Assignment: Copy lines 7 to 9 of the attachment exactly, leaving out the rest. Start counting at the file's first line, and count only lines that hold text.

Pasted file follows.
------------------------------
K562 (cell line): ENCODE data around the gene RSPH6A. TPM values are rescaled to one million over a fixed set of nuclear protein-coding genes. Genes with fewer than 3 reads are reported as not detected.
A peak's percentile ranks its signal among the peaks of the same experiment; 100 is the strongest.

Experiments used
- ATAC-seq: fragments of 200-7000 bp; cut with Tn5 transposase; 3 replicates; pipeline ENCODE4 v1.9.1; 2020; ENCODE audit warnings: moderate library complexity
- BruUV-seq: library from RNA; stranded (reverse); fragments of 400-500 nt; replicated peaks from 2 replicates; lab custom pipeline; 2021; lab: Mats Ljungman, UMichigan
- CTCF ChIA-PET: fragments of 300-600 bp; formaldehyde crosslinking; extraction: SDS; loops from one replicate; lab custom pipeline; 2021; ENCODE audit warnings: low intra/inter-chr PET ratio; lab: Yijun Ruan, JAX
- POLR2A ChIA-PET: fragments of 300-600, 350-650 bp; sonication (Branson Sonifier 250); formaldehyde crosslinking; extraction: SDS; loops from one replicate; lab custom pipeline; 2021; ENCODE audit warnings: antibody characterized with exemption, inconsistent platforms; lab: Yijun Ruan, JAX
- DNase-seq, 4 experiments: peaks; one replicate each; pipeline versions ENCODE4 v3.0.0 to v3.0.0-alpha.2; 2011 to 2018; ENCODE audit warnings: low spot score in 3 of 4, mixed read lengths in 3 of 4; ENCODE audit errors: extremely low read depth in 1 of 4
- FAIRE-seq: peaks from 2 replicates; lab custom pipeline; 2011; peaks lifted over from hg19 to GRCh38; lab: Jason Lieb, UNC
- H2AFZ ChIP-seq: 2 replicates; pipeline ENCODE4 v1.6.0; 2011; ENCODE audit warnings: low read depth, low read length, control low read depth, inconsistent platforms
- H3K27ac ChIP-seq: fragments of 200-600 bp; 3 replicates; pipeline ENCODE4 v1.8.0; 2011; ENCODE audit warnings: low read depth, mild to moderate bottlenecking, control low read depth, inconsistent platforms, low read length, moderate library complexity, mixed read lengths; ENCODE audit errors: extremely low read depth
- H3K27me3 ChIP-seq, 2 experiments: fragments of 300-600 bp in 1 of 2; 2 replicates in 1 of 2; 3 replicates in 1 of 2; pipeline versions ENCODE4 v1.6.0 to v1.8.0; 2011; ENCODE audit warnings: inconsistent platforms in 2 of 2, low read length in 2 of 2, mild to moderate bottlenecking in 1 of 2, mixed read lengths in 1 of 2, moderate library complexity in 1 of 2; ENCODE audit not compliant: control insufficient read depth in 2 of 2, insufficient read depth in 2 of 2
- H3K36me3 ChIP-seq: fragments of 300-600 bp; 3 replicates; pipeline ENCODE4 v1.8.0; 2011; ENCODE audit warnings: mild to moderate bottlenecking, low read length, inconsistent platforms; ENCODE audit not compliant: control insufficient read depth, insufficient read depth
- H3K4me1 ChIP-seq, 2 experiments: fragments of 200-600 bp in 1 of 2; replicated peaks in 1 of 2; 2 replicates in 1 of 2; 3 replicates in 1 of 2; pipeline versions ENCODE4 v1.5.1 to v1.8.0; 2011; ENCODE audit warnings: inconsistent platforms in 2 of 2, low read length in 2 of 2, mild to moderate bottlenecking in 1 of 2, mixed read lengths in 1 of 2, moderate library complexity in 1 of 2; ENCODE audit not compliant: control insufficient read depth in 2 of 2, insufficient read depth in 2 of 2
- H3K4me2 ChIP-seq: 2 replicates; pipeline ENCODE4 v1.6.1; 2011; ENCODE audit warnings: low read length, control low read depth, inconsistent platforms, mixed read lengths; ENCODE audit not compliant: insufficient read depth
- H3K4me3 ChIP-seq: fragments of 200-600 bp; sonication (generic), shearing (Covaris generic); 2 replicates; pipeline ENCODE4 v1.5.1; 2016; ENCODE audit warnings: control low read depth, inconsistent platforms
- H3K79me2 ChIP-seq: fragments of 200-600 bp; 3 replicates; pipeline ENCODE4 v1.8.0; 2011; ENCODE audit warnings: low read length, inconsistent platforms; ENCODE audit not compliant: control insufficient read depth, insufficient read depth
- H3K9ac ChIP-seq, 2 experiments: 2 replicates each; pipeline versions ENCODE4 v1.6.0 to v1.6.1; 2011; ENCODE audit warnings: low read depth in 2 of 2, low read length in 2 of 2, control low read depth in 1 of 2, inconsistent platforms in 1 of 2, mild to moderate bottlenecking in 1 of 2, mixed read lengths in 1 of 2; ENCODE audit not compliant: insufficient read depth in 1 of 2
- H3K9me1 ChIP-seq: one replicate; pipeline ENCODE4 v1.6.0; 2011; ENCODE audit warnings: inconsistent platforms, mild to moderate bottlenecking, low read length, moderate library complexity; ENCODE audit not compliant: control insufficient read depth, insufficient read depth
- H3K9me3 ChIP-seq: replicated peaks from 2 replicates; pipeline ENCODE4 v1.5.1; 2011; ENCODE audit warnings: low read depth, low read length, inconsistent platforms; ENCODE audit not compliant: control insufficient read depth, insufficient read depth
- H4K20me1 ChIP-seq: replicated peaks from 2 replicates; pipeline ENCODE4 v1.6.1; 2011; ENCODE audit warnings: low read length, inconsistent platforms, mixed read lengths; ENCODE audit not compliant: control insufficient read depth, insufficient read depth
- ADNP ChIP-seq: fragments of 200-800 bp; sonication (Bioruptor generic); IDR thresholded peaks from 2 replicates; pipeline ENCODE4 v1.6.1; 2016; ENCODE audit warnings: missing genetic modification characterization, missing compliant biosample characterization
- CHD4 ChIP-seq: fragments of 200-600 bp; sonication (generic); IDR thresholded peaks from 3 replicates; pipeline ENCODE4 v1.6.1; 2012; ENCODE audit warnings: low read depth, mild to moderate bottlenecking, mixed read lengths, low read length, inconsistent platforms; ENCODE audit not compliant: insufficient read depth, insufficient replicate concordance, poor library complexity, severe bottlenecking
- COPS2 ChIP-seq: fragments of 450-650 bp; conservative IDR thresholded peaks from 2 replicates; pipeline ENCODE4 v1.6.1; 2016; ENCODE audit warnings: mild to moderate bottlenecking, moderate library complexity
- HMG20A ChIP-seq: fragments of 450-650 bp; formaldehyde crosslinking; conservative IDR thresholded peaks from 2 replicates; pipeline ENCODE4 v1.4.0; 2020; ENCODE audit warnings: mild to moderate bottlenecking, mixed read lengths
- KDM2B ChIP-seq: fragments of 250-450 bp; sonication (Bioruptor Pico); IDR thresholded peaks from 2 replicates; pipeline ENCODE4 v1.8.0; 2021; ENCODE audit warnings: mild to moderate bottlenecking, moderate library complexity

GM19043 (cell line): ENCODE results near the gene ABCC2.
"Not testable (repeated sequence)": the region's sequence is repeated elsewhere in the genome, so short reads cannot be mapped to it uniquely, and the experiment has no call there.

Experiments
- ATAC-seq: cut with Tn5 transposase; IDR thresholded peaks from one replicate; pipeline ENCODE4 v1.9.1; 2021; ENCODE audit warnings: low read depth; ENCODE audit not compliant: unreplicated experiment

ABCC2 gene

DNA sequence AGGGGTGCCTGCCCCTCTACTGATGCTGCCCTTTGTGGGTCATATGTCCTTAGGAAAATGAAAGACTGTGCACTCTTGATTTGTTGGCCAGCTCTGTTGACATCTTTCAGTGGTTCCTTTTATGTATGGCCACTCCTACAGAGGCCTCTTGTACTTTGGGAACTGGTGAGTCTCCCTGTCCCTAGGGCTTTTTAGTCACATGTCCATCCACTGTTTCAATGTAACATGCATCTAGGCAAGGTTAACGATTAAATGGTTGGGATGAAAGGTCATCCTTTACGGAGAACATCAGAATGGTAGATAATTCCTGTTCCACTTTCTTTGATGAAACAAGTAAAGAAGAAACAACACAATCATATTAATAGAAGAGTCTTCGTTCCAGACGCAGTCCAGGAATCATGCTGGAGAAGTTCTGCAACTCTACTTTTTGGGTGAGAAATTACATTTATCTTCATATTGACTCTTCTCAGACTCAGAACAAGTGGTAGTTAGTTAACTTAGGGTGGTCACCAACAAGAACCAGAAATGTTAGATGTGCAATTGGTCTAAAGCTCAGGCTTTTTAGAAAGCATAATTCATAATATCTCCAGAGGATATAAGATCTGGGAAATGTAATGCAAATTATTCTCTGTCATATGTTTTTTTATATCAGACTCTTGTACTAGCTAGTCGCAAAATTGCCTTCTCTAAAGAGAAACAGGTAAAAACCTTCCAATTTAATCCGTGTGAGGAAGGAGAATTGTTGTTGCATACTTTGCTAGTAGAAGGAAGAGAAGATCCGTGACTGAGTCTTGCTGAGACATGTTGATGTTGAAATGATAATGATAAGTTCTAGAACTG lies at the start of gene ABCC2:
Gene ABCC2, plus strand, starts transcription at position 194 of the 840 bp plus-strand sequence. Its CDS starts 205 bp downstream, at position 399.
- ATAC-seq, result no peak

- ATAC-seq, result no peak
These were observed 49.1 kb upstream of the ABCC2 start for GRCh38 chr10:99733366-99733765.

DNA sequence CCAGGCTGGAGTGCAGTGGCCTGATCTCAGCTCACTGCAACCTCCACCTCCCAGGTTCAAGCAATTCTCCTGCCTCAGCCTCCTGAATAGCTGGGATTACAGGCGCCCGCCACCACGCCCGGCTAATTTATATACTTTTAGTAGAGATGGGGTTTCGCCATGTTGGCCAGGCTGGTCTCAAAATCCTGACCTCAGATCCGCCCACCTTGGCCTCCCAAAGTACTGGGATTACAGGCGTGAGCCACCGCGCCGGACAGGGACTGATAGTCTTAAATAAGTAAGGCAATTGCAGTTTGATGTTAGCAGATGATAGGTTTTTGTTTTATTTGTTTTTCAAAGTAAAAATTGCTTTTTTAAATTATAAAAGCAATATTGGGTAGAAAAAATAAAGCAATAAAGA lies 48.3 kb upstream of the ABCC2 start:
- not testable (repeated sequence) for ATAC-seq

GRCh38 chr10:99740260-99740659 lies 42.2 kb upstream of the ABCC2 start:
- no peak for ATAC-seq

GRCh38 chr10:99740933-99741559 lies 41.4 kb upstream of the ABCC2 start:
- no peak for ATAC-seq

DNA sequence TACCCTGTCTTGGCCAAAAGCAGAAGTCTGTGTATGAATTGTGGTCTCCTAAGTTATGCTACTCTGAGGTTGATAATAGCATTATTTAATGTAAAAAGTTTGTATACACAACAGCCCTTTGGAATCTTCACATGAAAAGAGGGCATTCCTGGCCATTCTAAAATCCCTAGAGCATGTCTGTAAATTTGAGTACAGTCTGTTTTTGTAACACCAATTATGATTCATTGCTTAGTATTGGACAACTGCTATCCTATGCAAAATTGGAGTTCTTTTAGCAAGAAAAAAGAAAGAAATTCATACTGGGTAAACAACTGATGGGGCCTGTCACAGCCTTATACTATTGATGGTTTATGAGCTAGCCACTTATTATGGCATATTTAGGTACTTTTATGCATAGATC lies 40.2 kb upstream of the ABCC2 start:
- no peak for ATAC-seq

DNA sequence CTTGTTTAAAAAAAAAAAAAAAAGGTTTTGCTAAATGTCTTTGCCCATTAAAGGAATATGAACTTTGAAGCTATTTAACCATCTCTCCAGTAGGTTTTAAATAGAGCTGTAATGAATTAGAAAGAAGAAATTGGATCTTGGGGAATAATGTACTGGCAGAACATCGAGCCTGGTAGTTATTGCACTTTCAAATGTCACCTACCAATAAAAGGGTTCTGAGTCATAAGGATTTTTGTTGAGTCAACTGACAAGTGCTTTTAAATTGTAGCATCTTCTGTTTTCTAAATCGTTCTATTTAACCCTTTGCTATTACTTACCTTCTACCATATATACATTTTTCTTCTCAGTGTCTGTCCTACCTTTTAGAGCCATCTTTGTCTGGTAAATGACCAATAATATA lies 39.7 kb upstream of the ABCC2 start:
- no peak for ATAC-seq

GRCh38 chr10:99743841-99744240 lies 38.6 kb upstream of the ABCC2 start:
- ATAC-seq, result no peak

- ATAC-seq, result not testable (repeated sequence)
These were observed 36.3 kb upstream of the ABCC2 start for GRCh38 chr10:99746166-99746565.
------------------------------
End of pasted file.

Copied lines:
- POLR2A ChIA-PET: fragments of 300-600, 350-650 bp; sonication (Branson Sonifier 250); formaldehyde crosslinking; extraction: SDS; loops from one replicate; lab custom pipeline; 2021; ENCODE audit warnings: antibody characterized with exemption, inconsistent platforms; lab: Yijun Ruan, JAX
- DNase-seq, 4 experiments: peaks; one replicate each; pipeline versions ENCODE4 v3.0.0 to v3.0.0-alpha.2; 2011 to 2018; ENCODE audit warnings: low spot score in 3 of 4, mixed read lengths in 3 of 4; ENCODE audit errors: extremely low read depth in 1 of 4
- FAIRE-seq: peaks from 2 replicates; lab custom pipeline; 2011; peaks lifted over from hg19 to GRCh38; lab: Jason Lieb, UNC